Good cops come in all colors.
So do bad cops — and the victims of excessive police force.
Hasty, race-based generalizations come from all colors, too.
But whether you’re black, white or other, and whether you like it or not, there is an ugly, historic basis for the widespread American perception that bad cops are unduly hard on “suspects” of color.
So don’t imagine that the awful sight of Walter Scott being gunned down by a North Charleston cop will fade any time soon.
Yes, the Rev. Al Sharpton, during a Sunday sermon in North Charleston, gave the city his seal of approval for the way it’s handled the aftermath of that tragic violence.
Yet while that praise is warranted, it can’t erase proliferating concerns about how cops of all colors treat — and too often mistreat — black people not merely in our community but across our nation.
Maybe you think some folks — not all of them are from around here — doth protest too much about that April 4 killing, for which North Charleston Police Patrolman 1st Class Michael T. Slager has been charged with murder.
Maybe you think those who blocked traffic at North Charleston City Hall on Monday morning and on Remount Road later that day went too far in their manner of demanding justice.
Maybe you’d better get used to such demonstrations of righteous rage, which will swell if Slager doesn’t get a serious stretch of hard time — and he’s got an outstanding attorney in Andy Savage.
Then again, there’s no maybe about what’s on that video:
Slager fired eight shots. Five of them hit Scott as he tried, not very swiftly at age 50, to run away from Slager. All of those rounds wounded any valid senses of fairness and decency. That gruesome spectacle, which started as a broken-tailight stop at the corner of Remount and Craig, has become the most-watched, downright “viral” video ever to come out of these parts.
And before dismissing this as an isolated incident, check out another new moving image of a white law enforcement officer killing a black suspect.
Recorded two days before Scott was killed, that video was released last Friday by the Tulsa, Okla., Sheriff’s Department. It shows 73-year-old reserve Deputy Robert Bates fatally shooting 44-year-old Eric Harris on the ground, then saying, “Oh, I shot him. I’m sorry.”
Deputy Bates later said he meant to shoot Harris with a Taser, not a firearm.
Tell that to the judge — though the Tulsa Sheriff’s Office initially called it an accident, Bates was charged with manslaughter on Monday.
Meanwhile, tell more misinformed TV news watchers how Michael Brown died last August in Ferguson, Mo. Some initial — and irresponsibly reported — versions of that story have been refuted by a thorough U.S. Justice Department investigation (see Peter Moskos’ column on Page A11).
As The Washington Post’s Jonathan Capehart, who happens to be black, wrote last month, those officially documented facts “forced me to deal with two uncomfortable truths: Brown never surrendered with his hands up, and (police Officer Darren) Wilson was justified in shooting Brown.”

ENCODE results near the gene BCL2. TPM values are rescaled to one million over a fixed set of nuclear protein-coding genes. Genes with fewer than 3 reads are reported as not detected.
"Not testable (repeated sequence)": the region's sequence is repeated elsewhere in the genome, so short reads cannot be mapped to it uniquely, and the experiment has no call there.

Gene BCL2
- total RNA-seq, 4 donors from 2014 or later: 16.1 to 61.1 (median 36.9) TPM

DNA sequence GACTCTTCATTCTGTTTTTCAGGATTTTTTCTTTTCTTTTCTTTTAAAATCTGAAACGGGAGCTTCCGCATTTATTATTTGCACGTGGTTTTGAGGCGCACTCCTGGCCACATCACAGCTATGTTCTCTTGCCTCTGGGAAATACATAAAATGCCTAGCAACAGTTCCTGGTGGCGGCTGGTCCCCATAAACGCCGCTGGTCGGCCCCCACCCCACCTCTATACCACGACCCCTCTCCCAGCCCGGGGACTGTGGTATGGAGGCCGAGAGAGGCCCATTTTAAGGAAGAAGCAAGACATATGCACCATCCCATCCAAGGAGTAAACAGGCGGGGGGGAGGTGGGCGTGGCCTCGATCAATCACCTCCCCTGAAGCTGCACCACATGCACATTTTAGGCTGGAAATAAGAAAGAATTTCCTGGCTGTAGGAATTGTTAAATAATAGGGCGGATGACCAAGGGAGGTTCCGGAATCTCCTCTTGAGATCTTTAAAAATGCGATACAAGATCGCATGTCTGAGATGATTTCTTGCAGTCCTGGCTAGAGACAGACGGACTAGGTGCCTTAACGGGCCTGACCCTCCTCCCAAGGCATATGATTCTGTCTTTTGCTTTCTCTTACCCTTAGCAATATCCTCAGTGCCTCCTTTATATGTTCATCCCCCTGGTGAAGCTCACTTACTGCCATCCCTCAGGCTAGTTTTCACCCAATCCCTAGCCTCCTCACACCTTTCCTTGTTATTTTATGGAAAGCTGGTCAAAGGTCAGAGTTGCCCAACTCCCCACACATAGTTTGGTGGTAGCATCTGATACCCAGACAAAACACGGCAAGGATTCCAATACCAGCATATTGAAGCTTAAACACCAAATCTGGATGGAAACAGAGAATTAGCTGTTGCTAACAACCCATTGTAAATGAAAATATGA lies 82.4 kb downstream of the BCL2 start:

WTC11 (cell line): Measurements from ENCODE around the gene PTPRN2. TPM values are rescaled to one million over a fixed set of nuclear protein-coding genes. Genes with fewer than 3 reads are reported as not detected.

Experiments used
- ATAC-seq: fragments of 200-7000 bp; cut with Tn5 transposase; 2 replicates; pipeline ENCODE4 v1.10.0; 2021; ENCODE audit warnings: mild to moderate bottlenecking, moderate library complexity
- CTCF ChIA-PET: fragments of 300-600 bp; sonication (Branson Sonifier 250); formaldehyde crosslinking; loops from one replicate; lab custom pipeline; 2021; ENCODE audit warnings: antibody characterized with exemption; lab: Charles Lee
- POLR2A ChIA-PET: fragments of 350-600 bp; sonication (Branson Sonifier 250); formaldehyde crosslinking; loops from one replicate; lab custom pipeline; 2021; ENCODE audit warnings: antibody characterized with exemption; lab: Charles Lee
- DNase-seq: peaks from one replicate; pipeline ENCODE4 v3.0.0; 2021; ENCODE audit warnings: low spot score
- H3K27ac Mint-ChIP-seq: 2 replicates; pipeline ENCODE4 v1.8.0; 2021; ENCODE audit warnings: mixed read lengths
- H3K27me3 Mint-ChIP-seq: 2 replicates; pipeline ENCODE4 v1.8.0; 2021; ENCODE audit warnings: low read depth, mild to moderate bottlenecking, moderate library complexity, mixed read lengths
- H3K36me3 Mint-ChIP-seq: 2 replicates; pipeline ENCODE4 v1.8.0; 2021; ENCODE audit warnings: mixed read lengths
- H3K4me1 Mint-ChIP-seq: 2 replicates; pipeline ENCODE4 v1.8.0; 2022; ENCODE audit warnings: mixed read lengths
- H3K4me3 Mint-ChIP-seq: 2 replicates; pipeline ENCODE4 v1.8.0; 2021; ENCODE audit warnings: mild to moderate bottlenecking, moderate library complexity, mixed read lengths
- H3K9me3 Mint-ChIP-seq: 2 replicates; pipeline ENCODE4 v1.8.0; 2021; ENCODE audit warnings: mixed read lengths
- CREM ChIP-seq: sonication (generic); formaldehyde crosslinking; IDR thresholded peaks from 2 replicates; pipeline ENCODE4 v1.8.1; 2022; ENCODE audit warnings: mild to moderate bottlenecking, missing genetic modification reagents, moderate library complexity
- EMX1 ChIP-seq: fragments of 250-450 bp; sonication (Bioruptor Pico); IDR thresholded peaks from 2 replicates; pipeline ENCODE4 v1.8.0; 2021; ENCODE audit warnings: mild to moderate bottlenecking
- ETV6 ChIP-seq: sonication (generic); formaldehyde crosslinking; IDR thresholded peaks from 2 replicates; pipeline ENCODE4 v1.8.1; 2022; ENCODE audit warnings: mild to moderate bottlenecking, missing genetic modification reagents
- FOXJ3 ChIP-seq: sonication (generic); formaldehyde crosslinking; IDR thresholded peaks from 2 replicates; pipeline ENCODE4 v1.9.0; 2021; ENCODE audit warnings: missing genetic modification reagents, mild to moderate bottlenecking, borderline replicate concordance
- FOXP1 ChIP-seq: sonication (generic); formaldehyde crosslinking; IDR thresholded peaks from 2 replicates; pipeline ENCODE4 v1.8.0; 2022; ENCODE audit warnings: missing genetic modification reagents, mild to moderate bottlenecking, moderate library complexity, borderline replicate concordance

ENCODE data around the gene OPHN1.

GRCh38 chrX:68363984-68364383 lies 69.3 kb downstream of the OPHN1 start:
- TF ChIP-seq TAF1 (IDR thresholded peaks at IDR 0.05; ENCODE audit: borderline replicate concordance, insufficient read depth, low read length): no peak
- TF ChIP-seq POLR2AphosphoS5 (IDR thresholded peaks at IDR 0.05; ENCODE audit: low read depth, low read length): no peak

Still, this is also an uncomfortable truth:
Some black friends, few of them particularly political, have long and frequently told me about being harassed by police officers without credible cause. Those pals have been convinced of, and convincing in their assertions of, racial bias in those encounters.
Back to these times — and this place:
What if Feidin Santana hadn’t bravely shot video of that awful North Charleston scene 10 days ago on his cellphone — and bravely given that evidence to Scott’s family?
Why did Slager shoot Scott?
Why did Scott run?
How can we convince people that running from cops is much riskier than cooperating with them?
Another painful puzzle, based on the logical possibility that Scott bolted because he was way behind on child-support payments, a shortcoming that had landed him in jail before:
How many parents who fall behind on child support can catch up while incarcerated?
At least the authorities, including North Charleston Mayor Keith Summey, acted quickly and correctly after the damning video surfaced: Slager was promptly charged with murder and fired.
At least North Charleston Police Chief Eddie Driggers has been trying to strengthen the department’s long-strained ties with the city’s black community.
And of course, today’s other North Charleston cops shouldn’t be found guilty by association with Slager or of the department’s reputation, dating to my distant West Ashley youth, for rough stuff — and not just against blacks.
Moving forward, though, body cameras on police should help protect the public — and the so many good cops.
Now, as income tax day looms, we have to figure out a way to pay for them.
We also have to figure out a way for agents of the law — and the rest of us — to stop assuming the race-based worst.
Frank Wooten is assistant editor of The Post and Courier. His email is firstname.lastname@example.org.